Working with decent people is critical. There is no manual for how to make an acquisition work as they are all bespoke, but honesty and trust is essential – all of which requires smart, empathetic people.
Alignment on strategy has made working with RSK straight forward. Clarity, understanding and agreement reduces day to day wasted time and long term issues. We contribute to RSK where the entire Group is greater than the sum of the parts.
RSK’s respect for Copper’s culture and vice versa has meant that the two organisations have seamlessly got the best out of each other. A clash of cultures would have been time consuming and distracting.
We’ve been able to add a new dimension to RSK and RSK has helped Copper expand our horizons. This creates a partnership ethos. Without this, the relationship would feel one-sided and Copper would have felt like a guest, not a housemate. Our approach at Copper has, and always will be, to throw ourselves into scenarios and maximise their potential and by doing so we’re able to get the most support from a global, expert partner.
Leveraging legal experience in the world of communications
As a recent law graduate, you may be wondering how I ended up in the world of communications. More specifically… why infrastructure?
A totally intentional opportunity as actually, a lot of the planning process is governed by statutory requirements. In fact, throughout projects this is something that Copper must work around. Being able to witness projects going from pre-application stages to approval, allows me to apply the purpose behind planning law. Copper combines two of my interests, the law and sustainability, which is why I found Copper such a perfect fit.
Sustainable impact outside the world of STEM
Copper’s focus on renewable energy is an element that attracted me to the role. Previously, I was led to believe that without a background in STEM, roles that have an impact on sustainability would be limited. However, Copper has happily disproven my initial opinion. A lot of Copper’s work focuses on communicating the importance of green projects to key stakeholders, which is something I am passionate about. For example, working on solar farm projects which when complete, could deliver up to 50 MegaWatts of clean green energy. This all feeds into the wider picture, to contribute to the net zero promises the government has to deliver by 2050. It’s incredibly rewarding to be a tiny piece of the bigger picture.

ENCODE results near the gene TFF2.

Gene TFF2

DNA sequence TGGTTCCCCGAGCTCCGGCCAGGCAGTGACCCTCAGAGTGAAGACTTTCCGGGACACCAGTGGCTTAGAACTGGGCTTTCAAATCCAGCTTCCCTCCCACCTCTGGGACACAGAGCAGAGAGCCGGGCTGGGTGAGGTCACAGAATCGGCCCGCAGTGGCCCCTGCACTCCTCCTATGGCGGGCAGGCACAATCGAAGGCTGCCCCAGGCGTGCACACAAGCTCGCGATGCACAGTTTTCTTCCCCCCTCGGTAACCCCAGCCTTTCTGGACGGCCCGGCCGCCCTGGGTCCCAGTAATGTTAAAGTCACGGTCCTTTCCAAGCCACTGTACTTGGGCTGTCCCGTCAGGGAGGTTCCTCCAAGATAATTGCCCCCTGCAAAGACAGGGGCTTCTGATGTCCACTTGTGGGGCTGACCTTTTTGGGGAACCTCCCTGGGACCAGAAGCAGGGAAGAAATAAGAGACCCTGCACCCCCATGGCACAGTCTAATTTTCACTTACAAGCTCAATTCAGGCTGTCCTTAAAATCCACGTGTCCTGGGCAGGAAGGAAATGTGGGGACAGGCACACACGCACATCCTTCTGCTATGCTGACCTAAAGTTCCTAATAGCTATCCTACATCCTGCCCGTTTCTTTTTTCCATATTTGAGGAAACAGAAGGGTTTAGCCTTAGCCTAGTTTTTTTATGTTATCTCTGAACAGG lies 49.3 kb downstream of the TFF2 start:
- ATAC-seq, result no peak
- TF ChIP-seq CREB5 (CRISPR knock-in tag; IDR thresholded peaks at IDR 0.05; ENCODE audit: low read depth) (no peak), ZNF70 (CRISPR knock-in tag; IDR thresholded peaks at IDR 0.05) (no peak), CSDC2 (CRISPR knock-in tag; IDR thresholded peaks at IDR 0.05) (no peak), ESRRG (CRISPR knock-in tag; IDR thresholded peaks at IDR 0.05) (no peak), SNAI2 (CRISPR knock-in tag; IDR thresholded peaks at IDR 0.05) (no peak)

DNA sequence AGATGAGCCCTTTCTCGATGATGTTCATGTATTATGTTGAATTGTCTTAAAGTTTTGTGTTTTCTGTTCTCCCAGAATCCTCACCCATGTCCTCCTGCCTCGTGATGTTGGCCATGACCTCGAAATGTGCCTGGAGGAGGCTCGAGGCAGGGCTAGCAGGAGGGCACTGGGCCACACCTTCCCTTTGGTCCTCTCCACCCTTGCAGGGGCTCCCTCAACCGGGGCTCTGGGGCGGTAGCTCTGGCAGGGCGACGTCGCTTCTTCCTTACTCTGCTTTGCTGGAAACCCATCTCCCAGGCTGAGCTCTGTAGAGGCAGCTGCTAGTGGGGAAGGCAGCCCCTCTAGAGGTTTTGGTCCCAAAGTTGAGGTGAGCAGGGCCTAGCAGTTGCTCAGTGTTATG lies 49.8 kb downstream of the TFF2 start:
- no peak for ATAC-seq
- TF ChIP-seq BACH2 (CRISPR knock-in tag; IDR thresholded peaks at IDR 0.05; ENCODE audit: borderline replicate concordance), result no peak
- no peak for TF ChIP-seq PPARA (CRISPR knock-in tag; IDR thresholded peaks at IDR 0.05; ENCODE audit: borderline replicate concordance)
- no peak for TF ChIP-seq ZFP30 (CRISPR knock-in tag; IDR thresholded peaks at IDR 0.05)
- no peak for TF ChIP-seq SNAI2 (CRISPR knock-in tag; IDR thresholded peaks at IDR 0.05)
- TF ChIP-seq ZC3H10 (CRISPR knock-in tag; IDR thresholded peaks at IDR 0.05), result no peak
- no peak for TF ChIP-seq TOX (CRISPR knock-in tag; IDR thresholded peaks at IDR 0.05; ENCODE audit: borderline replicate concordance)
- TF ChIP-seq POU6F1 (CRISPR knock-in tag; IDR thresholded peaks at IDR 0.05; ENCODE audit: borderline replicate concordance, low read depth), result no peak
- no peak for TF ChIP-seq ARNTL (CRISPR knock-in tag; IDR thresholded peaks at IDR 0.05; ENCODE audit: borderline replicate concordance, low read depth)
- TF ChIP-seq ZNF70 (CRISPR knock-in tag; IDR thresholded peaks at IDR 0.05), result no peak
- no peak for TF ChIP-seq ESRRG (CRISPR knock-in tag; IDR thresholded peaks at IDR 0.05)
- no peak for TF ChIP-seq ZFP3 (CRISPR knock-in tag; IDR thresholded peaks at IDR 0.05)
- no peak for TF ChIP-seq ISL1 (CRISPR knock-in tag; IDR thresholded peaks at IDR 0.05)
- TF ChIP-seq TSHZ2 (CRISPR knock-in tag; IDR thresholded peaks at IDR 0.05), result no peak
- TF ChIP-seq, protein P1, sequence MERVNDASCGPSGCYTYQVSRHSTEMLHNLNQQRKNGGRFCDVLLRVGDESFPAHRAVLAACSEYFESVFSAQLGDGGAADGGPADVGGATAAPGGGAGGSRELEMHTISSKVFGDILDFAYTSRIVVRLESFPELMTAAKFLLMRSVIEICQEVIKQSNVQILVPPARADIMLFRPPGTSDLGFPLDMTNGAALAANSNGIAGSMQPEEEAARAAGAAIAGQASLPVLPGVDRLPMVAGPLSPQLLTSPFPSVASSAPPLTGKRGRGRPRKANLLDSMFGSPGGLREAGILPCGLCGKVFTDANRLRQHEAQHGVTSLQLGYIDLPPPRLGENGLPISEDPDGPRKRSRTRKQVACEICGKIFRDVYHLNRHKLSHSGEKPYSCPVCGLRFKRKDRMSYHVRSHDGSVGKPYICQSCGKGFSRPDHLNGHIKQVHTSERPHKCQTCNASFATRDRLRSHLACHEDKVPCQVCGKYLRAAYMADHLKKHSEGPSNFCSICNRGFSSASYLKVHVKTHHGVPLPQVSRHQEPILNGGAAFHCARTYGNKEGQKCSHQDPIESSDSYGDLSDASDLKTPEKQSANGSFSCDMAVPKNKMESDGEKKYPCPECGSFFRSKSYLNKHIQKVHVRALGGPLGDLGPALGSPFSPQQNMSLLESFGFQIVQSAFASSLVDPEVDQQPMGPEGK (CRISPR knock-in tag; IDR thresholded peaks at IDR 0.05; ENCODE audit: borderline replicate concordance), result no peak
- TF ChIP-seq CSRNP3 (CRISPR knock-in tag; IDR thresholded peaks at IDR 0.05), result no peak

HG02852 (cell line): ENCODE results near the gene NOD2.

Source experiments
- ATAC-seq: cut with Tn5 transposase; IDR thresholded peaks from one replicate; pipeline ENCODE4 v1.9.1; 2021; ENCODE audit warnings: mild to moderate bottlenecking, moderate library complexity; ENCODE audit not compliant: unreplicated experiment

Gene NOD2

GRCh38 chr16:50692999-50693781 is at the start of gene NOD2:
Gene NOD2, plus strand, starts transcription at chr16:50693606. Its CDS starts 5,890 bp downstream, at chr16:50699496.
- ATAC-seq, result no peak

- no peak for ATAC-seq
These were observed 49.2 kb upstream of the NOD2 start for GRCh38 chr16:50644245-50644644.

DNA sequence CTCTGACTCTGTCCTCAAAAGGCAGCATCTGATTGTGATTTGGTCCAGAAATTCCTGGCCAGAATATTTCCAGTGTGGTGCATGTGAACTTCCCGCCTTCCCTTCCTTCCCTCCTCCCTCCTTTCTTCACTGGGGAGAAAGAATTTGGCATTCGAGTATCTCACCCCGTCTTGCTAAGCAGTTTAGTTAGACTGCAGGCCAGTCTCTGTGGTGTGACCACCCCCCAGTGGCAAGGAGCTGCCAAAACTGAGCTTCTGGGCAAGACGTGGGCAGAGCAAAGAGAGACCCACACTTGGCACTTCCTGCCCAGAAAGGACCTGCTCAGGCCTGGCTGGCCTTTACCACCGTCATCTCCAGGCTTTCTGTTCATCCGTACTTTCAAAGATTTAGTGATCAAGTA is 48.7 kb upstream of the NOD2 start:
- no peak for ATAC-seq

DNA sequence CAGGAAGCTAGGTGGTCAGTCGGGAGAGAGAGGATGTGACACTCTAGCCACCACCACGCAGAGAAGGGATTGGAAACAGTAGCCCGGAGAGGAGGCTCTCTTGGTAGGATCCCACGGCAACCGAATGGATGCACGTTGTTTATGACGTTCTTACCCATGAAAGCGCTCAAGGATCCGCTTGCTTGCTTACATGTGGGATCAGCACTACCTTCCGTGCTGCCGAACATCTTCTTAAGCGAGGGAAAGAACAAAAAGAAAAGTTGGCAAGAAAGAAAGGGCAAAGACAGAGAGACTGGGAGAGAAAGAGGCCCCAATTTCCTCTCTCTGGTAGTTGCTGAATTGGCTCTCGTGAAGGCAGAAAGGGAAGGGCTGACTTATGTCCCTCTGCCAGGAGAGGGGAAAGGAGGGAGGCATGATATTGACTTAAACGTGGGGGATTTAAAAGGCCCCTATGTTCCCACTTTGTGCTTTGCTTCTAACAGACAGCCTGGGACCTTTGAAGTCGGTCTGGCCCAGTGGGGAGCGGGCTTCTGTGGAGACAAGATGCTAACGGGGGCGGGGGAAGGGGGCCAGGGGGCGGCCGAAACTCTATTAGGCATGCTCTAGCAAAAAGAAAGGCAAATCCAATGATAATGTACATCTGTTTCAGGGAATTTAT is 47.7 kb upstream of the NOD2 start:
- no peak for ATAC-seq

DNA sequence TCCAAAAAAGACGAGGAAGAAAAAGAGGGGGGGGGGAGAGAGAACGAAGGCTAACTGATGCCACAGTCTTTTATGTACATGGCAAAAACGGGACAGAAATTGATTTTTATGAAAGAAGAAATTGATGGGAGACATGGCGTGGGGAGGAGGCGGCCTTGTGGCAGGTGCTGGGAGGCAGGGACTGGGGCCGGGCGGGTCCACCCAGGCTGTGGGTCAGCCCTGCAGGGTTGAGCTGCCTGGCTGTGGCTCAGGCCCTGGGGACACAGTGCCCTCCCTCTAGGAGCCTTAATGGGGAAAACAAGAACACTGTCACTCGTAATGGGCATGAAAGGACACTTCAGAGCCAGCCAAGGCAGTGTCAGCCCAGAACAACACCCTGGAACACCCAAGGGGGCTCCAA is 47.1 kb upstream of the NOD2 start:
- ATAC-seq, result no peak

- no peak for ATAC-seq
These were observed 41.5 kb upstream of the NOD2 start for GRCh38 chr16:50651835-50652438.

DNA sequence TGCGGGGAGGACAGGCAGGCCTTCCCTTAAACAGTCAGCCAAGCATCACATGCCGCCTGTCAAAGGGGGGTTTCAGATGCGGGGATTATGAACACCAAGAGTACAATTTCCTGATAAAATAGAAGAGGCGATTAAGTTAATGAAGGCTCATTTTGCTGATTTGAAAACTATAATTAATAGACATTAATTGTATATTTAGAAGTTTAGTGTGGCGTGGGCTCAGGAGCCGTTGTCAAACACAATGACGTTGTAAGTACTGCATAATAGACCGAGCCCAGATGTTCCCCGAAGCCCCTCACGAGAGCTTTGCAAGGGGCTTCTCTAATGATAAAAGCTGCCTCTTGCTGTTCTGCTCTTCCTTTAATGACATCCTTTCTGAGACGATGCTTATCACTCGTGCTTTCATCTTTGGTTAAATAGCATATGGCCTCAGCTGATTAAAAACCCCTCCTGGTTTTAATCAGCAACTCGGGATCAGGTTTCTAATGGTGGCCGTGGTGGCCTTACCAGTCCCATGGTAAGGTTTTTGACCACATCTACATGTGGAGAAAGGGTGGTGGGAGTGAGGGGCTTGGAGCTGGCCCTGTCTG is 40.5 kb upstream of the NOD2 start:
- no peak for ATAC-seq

My journey into Copper
How did I get to Copper? Securing my internship via the Taylor Bennett Foundation (TBF), an organisation that promotes better diversity in the PR industry as a whole. 91% of people in the profession classify themselves as white, meaning people of colour are seriously underrepresented in public relations, but with Copper the were no barriers to entry and the interview process amplified that.
The entire application process was well communicate. Granted my interview in fact felt like a conversation. This style of interview put me at a lot more at ease. With the application process making me more comfortable, allowing me to feel valued as an individual and not ‘just a number’ or ‘just another intern’.
My advice to anyone else applying to Copper for an internship is to vocalise your interests. Making your interests known to your team will allow them to support you in doing work that suits. I have been able to work across practices including Infrastructure and Strategic Communications, learning more from being given the opportunity to do so. Hopefully future interns will be able to gain just as much as I have from my internship!
Copper’s company culture
Copper’s involvement with TBF has translates well into the culture at Copper. Notably all team members have been inclusive, willing to introduce me to new projects and no question has felt too silly to ask. Allowing me to experience a seamless transition into the company, without ever feeling like an outsider.
In fact, now that I have been here for over a month, I am learning that my team come from a diverse range of backgrounds. For example, my colleague Hannah worked at Disney in the theme parks and later, in a digital marketing role for Royal Caribbean Cruise Lines before entering the world of corporate communications. Knowing that everyone has a variety of experiences before settling into their career makes me feel at ease, to think that everyone was once in my position.
Overall my experience at Copper has been welcoming, exciting and intellectually stimulating. I am excited for all the new projects I’ll get to work on for the remainder of my internship at Copper!
Interested in finding out more about Copper employee experiences? You can find out about Dylan’s intern experience here.
Copper strengthens infrastructure offer with senior hire
Copper Consultancy, the specialist infrastructure agency, has appointed Lisa Childs to front the firm’s plans to deepen its Welsh presence. Lisa brings a unique outlook with varied experience and a values-led approach to both her leadership and her delivery.